Cheers, Robin Grayson MSc FGS, Liberal Democrat Geologist

        • Well, Robin, I think you have just demonstrated your vested interest, by plonking out the need for “expert witnesses”!!

          How you make your living is up to you, but my experience of expert witnesses was they were usually retired, or redundant, and often contacted people like myself (in another industry) to provide them with up to date information so they could trot off and claim for lots of dosh. Insurance claims were very good payers. If they were friends, I obliged-to an extent-however, only to a certain limit otherwise I could have just done the job myself.

          And, of course, expert witnesses still have to find something that the planning process will find acceptable and valid. I have been to some planning appeals where, so called, expert witnesses, put forward “evidence” and it is debunked immediately. They still trouser their fees.

          [Edited by moderator]

          One final, but valid point. I suspect you might find that a lot of those quite willing to sign a petition or send an E-mail, may not be so keen to send a cheque.

          • Good morning Martin, I read your post regarding Expert Witnesses with great interest. It gives me the opportunity to make clear that a fundamental mistake is to assume all Expert Witnesses are each and all motivated solely by fees.

            Taking the public inquiry in Chester Town Hall into the controversial Ellesmere Port No.1 Well as a case in point, I spent months of my time free of charge preparing detailed written evidence in geology and endured more than a few hours of cross examination in which I rebutted all the questions I was asked. I paid for my train tickets and taxi fares to attend. True I may be guilty of having quaffed more than my fair share of the delicious cake with the tea and biscuits provided by the local objectors.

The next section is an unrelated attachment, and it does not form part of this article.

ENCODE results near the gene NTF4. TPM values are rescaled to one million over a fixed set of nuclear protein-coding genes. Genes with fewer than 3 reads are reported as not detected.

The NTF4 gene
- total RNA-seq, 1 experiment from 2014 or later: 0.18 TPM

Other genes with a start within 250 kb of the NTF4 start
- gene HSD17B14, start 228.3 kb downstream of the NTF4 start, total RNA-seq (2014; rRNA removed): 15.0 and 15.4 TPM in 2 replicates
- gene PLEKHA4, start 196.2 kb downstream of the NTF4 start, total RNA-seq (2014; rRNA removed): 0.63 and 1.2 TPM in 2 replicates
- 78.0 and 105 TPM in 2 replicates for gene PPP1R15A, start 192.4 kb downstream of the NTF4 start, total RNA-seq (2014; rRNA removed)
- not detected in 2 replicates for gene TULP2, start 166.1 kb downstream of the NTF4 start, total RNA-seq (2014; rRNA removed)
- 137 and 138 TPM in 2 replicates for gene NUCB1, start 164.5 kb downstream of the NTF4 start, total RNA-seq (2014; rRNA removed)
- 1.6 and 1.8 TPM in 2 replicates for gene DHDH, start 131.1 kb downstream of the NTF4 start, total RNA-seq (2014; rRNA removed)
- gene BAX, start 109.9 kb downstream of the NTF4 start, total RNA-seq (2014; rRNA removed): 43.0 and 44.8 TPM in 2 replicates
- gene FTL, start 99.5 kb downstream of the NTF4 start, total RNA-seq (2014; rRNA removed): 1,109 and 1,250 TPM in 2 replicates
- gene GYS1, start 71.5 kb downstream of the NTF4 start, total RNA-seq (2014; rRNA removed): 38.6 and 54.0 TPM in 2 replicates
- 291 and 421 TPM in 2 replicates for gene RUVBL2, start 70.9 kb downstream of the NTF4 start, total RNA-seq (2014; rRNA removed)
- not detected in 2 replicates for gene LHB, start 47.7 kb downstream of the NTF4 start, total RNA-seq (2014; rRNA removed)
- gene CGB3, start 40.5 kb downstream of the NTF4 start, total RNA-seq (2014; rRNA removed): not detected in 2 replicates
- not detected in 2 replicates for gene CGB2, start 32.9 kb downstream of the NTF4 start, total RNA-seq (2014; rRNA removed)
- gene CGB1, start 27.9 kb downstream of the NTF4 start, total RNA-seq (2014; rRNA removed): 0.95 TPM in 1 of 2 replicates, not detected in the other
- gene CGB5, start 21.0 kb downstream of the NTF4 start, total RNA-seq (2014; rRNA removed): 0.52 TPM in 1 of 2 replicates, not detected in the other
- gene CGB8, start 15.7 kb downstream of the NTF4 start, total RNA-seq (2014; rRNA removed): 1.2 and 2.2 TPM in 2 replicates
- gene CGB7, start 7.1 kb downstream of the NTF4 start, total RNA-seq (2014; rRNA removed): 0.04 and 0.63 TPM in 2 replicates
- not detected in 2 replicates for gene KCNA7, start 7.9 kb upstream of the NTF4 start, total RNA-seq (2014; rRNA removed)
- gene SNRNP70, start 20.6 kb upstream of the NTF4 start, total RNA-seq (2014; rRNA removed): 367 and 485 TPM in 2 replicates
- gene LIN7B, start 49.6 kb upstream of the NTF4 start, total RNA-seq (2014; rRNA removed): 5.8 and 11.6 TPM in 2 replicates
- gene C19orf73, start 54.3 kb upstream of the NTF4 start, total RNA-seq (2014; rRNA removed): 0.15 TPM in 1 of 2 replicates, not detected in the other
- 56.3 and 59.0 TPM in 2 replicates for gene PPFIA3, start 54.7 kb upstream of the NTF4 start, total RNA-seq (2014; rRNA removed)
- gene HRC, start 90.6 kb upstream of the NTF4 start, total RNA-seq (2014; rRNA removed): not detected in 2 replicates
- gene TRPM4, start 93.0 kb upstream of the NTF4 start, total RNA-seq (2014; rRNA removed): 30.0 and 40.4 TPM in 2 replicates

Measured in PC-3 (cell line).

Robin Grayson MSc FGS Liberal Democrat Geologist

            • I’m sure they are not, Robin. And I am sure there are some who can get names and prices correct.

              So, yes, the age old dilemma, you gets what you pay for-or don’t. Always the case with consultants as well. I am sure many will be familiar with the re-union dinners where it is discussed that Joe is busier in retirement and earning much more than when he was working full time and then the surprise that someone else was doing consultancy work and then the “for whom? Oh, that explains it.” There is the Derby, there is the Donkey Derby. Horses for courses.

              But, always here to help. In your other job, advise them to lose the Democrat tag. I, and many others I know, like a good oxymoron, but that one has become a marketing nightmare. And marketing advisors make a lot from such advice, when it is just common sense to most.

  3. I think it’s great that we can produce oil and gas in this country, rather than importing it from terrible countries like Russia and Saudi Arabia, and transporting here it at great cost to the environment. Any idiot knows we’ll need oil and gas for some considerable time as yet, so we have a responsibility to produce it in as environmentally a friendly way as possible.

    Great news. I’ll take Ruth’s advice and comment to the council that I think it should go ahead. A no brainer.

    • Exactly Terri, we are pro environment, we want to be greener and live in less polluted word. But intelligent person is aware you can not just close steel factory or cut energy sources. That is childish approach without understanding who world economy operates. Importing of Oil from other countries, who do not care at all about environment or its people, is far worst that doing it yourself, with solid legislation and sound procedures. And use of oil will continue for many years to come. We just need to make sure it is extracted in correct manner, used in efficient way and keep being replaced wherever possible. Saying just NO will not solve any problem.